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Te Ururoa Flavell Parl. Appropriation Bill Speech

Appropriation (Continuation of Interim Meaning of Funding for Parliamentary Purposes) Bill
Te Ururoa Flavell
Tuesday 20 November 2007

Mr Speaker, a week ago today the Maori Party view on this bill was clearly set out by Dr Sharples, and as with anything we in the Maori Party are involved with, particularly with regard to issues within this House, we take it very seriously - as indeed we do the serious business of humour.

Last year we received notice that we had committed a crime. The crime was “Advertising and Publicity Expenditure Deemed Outside Appropriation” for the three months prior to the General Election of 17 September 2005.

As there is no word for guilt in te reo Maori, we could only acknowledge and say, “ae i raro i nga ture Paremata i he matau”; that we were wrong.

So as we do in the Maori Party, we did not make up excuses, we did not seek legal advice on how to convince others our wrong was in fact a right. We thought fair enough, and we fessed up and paid up.

The crime was centred on an advertisement in a local paper and the amount was for $53.66 including GST.

On 16 August 2006 we dipped in to our MP and Staff kai kitty and duly paid in cash the amount of $53.70 for which we received a letter of receipt.

This letter of receipt, received on the 17th of August 2006, was headed:


And it read:

“…we confirm receipt of funds representing the refund of illegal election expenditure as outlined in the Auditor general’s report.

Please find attached your tax receipt for $53.70. This represents $47.73 plus GST. “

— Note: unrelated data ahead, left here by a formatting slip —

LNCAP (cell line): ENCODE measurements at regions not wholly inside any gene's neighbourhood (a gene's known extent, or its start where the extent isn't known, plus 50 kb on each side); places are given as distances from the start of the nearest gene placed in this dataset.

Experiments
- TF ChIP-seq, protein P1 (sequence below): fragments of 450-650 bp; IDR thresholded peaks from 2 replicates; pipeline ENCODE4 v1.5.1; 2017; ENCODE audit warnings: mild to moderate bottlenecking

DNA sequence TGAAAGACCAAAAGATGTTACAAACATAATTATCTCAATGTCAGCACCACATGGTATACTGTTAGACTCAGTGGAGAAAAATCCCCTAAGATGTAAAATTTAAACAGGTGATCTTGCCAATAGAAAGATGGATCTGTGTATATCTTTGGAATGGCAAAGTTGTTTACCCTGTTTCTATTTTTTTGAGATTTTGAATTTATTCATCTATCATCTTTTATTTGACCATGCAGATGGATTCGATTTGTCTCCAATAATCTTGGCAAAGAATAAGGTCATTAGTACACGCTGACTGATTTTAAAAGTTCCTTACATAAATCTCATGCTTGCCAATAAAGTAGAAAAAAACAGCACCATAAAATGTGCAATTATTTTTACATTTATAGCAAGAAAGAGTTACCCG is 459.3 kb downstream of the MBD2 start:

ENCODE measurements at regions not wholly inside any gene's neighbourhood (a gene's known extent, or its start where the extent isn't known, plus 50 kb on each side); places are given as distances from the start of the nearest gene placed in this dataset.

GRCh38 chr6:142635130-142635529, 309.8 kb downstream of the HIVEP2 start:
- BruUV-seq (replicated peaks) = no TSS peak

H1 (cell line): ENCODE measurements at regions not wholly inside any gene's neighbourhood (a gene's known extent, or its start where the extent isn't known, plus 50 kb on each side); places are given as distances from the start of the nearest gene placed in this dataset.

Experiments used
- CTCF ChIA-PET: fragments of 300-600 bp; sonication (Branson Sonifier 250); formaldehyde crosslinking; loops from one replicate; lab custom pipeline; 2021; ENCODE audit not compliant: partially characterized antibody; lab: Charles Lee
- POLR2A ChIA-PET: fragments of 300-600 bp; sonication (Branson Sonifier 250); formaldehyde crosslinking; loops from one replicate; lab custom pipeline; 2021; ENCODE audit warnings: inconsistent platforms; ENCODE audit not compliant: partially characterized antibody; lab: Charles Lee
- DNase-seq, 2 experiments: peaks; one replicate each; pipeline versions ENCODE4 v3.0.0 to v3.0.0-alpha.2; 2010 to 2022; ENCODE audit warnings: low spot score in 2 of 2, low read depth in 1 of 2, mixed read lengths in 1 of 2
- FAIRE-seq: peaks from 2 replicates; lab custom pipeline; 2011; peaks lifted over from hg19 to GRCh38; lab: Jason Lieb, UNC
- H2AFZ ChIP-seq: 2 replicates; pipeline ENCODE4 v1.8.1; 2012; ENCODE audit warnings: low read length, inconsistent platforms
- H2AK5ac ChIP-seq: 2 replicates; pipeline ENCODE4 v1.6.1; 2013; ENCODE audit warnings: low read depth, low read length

I have to say Mr Speaker that when we discussed this ‘crime’ of expenditure outside of appropriations we thought we might invoke what is normal for OTS and this House in settling Treaty Claims.

We thought two percent of $53.70 would be a satisfactory amount in repaying the debt - which would bring the compensation payment to about $1.07.

We chose not to as we were not prepared for the outcry which would surely, and rightly, follow.

We imagined the headlines of “Maori Party refuses to pay in full”.

We decided the paltry sum of $53.70 did not warrant that sort of headline and so we paid in full.

We congratulate the Hon Jim Anderton as his Progressive Party was the only political party in this house who did not act illegally.

Most other Parties have paid, but there is still one - perhaps two - which to date, have failed to put their hands into their pockets. The interest on their debts must be building up.

What has disappointed us most is that :

(1) some people still believe that Kevin Brady, the Auditor General, was wrong.

(2) and even worse, this House has passed retrospective legislation to make legitimate that which was illegal. We sure know how to look after ourselves and we have a wonderful ability to rationalise our behaviour.

The question we in the Maori Party have is about the letter which refers to “Refund of Illegal Election Advertising Expenses”, and whether other parties have a letter headed like it?

And I wonder Mr Speaker why it is that we in the Maori Party have not got a letter to say that all is now forgiven, that all has been made legal and above board?

As we have stated previously, while this Bill is portrayed as merely being a “roll over” of existing legislation to 2009 and while pledges have been given that what happened in 2005 will not happen again, what the Maori Party knows only too well - as students of history and of power - is that the ends will always justify the means for those who crave power.

History has shown that some people will do anything to retain their positions. The funny thing that I have found interesting in this debate is that both major parties attempt to blame each other and yet both tested the rules to the limit and were found wanting.